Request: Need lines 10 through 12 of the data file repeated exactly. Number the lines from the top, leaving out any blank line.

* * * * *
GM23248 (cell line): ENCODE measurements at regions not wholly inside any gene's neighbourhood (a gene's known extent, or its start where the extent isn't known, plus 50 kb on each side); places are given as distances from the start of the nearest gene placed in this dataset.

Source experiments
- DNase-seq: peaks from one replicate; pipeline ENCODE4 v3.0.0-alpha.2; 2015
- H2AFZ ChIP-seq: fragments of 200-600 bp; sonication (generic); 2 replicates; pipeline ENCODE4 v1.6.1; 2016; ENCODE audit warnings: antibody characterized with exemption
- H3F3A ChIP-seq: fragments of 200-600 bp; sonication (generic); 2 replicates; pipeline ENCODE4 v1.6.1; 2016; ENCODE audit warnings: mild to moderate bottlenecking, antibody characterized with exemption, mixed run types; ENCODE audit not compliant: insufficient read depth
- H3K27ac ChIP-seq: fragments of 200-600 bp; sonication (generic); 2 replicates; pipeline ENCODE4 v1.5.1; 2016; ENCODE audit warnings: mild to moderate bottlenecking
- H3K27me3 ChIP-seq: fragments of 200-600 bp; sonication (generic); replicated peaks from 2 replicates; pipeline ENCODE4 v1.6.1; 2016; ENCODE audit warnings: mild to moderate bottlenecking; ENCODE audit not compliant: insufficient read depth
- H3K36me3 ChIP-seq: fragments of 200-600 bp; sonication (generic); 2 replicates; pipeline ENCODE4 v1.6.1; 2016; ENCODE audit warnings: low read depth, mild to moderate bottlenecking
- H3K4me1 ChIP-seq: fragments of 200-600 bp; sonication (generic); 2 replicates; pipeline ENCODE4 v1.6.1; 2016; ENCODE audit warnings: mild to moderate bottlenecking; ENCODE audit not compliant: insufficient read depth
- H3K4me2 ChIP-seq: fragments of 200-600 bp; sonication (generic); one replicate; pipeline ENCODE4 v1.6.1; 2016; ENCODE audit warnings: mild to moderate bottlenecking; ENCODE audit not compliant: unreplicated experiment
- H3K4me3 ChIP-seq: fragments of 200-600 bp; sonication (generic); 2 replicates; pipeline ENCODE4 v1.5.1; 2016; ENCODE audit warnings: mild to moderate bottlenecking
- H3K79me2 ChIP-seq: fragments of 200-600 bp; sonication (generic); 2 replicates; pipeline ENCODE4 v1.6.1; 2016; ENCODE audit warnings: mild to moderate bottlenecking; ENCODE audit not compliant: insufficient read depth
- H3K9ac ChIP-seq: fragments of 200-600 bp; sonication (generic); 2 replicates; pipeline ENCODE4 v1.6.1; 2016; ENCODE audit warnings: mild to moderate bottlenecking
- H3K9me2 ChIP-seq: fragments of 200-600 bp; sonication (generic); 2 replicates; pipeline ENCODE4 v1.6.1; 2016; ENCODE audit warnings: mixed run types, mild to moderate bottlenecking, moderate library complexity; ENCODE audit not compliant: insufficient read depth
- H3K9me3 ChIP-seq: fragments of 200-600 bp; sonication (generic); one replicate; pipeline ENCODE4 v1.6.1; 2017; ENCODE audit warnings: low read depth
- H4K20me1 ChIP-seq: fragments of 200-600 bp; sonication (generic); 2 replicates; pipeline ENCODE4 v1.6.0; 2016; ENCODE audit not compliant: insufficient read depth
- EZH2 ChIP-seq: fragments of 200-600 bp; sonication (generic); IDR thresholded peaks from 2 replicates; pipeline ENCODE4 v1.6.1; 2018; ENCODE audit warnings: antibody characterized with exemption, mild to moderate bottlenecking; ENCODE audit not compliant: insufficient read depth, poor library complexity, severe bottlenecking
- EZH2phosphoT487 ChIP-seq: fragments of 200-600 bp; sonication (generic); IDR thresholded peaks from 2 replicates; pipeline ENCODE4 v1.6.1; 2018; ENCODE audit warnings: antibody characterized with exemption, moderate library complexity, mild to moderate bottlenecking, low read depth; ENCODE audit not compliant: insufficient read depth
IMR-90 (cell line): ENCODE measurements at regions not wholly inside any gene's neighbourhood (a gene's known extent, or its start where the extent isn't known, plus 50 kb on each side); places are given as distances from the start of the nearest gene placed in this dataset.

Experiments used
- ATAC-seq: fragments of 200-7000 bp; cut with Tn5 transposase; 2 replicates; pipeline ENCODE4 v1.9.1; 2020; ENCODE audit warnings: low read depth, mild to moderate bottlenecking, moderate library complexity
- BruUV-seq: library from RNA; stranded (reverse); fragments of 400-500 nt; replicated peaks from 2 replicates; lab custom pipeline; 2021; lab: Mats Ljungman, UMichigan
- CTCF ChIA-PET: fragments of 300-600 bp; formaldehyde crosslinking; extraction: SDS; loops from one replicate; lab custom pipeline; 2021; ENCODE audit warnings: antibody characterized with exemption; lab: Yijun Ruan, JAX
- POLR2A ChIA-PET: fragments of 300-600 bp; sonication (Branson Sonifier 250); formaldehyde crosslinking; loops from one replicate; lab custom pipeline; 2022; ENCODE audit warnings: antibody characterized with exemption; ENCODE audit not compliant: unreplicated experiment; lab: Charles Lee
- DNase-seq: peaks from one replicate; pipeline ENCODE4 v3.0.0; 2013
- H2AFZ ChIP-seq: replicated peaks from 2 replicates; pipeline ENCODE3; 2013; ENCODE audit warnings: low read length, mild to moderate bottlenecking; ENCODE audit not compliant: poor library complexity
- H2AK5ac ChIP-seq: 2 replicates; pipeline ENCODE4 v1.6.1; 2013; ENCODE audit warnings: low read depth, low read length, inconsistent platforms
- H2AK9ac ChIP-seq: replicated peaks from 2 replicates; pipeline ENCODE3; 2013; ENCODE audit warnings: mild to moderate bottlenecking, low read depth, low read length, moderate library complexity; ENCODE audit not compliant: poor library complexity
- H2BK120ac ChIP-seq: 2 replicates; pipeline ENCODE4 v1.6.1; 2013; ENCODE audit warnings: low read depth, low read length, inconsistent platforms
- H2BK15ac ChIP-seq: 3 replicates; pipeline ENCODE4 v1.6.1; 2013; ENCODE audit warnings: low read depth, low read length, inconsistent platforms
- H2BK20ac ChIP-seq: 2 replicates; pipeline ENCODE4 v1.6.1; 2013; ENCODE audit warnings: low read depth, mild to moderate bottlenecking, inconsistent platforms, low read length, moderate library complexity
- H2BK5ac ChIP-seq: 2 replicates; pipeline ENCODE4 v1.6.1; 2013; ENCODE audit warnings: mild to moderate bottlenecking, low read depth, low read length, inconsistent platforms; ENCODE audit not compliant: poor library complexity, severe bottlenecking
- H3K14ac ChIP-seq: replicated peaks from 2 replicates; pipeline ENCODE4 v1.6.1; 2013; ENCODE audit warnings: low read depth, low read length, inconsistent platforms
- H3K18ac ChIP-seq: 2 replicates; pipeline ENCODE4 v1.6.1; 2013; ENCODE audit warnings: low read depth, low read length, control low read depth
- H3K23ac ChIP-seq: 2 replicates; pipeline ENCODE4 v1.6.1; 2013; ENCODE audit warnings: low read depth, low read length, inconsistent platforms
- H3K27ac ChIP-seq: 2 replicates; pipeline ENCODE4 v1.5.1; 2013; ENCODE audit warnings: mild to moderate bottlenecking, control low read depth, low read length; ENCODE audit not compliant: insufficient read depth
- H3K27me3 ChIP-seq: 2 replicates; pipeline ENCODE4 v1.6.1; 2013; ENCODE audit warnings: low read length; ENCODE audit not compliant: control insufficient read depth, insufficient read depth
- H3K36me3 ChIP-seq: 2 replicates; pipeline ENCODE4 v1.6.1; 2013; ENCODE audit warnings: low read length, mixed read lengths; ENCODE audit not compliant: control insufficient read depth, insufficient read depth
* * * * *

- H3K4me2 ChIP-seq: fragments of 200-600 bp; sonication (generic); one replicate; pipeline ENCODE4 v1.6.1; 2016; ENCODE audit warnings: mild to moderate bottlenecking; ENCODE audit not compliant: unreplicated experiment
- H3K4me3 ChIP-seq: fragments of 200-600 bp; sonication (generic); 2 replicates; pipeline ENCODE4 v1.5.1; 2016; ENCODE audit warnings: mild to moderate bottlenecking
- H3K79me2 ChIP-seq: fragments of 200-600 bp; sonication (generic); 2 replicates; pipeline ENCODE4 v1.6.1; 2016; ENCODE audit warnings: mild to moderate bottlenecking; ENCODE audit not compliant: insufficient read depth